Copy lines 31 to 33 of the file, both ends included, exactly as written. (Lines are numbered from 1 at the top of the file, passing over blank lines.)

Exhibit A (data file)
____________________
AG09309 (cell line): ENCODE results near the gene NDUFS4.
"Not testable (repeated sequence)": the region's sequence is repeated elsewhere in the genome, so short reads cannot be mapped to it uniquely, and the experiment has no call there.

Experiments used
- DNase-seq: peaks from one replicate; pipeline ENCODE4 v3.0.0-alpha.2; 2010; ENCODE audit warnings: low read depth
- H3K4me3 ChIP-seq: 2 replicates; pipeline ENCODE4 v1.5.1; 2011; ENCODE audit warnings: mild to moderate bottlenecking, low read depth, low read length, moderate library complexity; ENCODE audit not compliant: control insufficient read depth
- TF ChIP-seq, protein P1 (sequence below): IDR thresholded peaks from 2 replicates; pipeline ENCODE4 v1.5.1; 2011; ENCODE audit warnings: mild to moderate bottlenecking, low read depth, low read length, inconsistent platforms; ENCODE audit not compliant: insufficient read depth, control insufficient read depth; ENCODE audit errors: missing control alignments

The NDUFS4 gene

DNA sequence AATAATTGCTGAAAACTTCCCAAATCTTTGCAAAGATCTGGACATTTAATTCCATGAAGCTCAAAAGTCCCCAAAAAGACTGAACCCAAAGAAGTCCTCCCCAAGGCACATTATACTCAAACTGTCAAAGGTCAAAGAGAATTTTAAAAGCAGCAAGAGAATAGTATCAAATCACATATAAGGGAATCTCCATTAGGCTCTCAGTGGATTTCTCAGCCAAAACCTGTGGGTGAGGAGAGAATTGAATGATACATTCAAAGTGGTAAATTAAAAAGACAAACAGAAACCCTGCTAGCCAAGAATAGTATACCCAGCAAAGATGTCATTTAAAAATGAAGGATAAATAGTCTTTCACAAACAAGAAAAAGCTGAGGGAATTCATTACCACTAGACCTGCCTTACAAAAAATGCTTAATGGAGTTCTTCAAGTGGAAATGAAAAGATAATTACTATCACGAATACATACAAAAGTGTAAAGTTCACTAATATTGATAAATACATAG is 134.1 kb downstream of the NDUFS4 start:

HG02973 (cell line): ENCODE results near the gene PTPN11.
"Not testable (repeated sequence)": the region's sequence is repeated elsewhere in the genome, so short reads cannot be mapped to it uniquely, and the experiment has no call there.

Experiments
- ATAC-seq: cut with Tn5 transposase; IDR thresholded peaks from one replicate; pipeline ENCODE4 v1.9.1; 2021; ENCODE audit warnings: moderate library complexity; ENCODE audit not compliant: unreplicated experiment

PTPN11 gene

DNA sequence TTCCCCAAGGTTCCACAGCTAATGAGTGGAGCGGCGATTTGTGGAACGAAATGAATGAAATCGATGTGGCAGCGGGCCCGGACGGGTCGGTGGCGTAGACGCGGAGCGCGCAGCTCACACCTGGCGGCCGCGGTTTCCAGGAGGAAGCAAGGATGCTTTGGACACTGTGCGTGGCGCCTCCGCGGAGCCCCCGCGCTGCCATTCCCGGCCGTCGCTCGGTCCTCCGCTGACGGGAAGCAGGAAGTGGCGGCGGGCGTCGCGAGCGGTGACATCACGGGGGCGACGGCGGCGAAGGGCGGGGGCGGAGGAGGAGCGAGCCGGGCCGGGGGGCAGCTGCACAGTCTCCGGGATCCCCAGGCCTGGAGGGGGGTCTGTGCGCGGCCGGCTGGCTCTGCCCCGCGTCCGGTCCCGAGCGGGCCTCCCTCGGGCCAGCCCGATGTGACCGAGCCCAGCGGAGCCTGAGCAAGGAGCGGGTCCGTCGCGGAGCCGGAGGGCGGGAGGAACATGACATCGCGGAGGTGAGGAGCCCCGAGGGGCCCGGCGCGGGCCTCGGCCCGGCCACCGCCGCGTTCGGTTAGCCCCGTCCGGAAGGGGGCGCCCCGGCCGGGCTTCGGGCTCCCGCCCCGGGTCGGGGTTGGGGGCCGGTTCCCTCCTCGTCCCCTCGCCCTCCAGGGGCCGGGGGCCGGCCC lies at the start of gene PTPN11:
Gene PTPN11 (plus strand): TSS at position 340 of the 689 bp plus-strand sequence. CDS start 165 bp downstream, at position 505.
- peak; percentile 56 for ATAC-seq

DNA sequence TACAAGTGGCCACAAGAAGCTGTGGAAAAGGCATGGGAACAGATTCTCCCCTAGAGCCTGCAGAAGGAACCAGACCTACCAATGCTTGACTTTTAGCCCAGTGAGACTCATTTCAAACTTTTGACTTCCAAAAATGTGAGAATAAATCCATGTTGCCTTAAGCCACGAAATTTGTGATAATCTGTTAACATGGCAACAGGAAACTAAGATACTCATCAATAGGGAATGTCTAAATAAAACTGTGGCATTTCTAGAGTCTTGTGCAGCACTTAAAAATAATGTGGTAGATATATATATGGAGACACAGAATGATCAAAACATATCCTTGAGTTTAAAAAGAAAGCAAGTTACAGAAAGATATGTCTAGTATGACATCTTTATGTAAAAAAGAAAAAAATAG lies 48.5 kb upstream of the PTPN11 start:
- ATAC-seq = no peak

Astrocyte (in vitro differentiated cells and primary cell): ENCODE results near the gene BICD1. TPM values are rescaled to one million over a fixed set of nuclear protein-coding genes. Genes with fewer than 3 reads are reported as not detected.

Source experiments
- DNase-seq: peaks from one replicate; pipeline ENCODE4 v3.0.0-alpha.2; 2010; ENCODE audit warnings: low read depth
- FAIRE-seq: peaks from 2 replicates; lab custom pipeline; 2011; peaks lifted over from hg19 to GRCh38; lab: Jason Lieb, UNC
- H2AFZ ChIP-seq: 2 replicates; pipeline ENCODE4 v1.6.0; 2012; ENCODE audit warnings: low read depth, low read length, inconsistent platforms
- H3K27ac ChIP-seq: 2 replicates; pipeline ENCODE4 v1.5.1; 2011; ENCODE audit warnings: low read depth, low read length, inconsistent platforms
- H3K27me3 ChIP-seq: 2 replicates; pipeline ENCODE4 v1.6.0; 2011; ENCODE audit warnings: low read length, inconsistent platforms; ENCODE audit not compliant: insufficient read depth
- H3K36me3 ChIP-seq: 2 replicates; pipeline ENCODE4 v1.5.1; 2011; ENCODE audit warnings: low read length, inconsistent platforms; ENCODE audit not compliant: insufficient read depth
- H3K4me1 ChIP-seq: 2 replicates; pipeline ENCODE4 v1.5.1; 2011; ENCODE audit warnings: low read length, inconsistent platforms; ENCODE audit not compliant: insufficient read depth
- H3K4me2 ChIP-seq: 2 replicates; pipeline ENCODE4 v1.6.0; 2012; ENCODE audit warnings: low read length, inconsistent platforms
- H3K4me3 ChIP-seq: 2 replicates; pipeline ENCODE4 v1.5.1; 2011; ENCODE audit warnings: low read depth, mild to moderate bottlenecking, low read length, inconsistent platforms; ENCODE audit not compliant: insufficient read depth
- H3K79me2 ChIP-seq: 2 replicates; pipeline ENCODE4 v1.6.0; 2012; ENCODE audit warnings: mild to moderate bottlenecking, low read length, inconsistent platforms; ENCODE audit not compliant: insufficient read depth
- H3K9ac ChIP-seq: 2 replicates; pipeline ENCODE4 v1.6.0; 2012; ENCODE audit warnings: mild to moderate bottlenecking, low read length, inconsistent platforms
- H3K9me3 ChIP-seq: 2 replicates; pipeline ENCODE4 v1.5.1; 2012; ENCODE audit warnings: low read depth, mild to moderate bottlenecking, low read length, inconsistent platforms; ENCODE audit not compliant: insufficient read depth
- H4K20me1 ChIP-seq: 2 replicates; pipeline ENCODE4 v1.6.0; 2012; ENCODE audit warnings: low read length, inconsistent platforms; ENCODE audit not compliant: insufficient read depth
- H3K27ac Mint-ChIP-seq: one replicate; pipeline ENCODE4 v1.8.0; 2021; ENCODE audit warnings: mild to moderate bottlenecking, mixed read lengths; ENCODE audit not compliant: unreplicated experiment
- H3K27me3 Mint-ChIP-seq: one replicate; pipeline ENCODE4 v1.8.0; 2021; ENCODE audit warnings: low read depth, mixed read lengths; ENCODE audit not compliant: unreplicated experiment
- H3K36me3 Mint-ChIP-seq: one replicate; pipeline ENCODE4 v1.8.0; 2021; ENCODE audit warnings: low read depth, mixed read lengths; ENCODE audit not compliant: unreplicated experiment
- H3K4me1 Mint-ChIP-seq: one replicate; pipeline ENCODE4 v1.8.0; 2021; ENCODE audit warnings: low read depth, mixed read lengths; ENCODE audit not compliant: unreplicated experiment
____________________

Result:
- H3K9ac ChIP-seq: 2 replicates; pipeline ENCODE4 v1.6.0; 2012; ENCODE audit warnings: mild to moderate bottlenecking, low read length, inconsistent platforms
- H3K9me3 ChIP-seq: 2 replicates; pipeline ENCODE4 v1.5.1; 2012; ENCODE audit warnings: low read depth, mild to moderate bottlenecking, low read length, inconsistent platforms; ENCODE audit not compliant: insufficient read depth
- H4K20me1 ChIP-seq: 2 replicates; pipeline ENCODE4 v1.6.0; 2012; ENCODE audit warnings: low read length, inconsistent platforms; ENCODE audit not compliant: insufficient read depth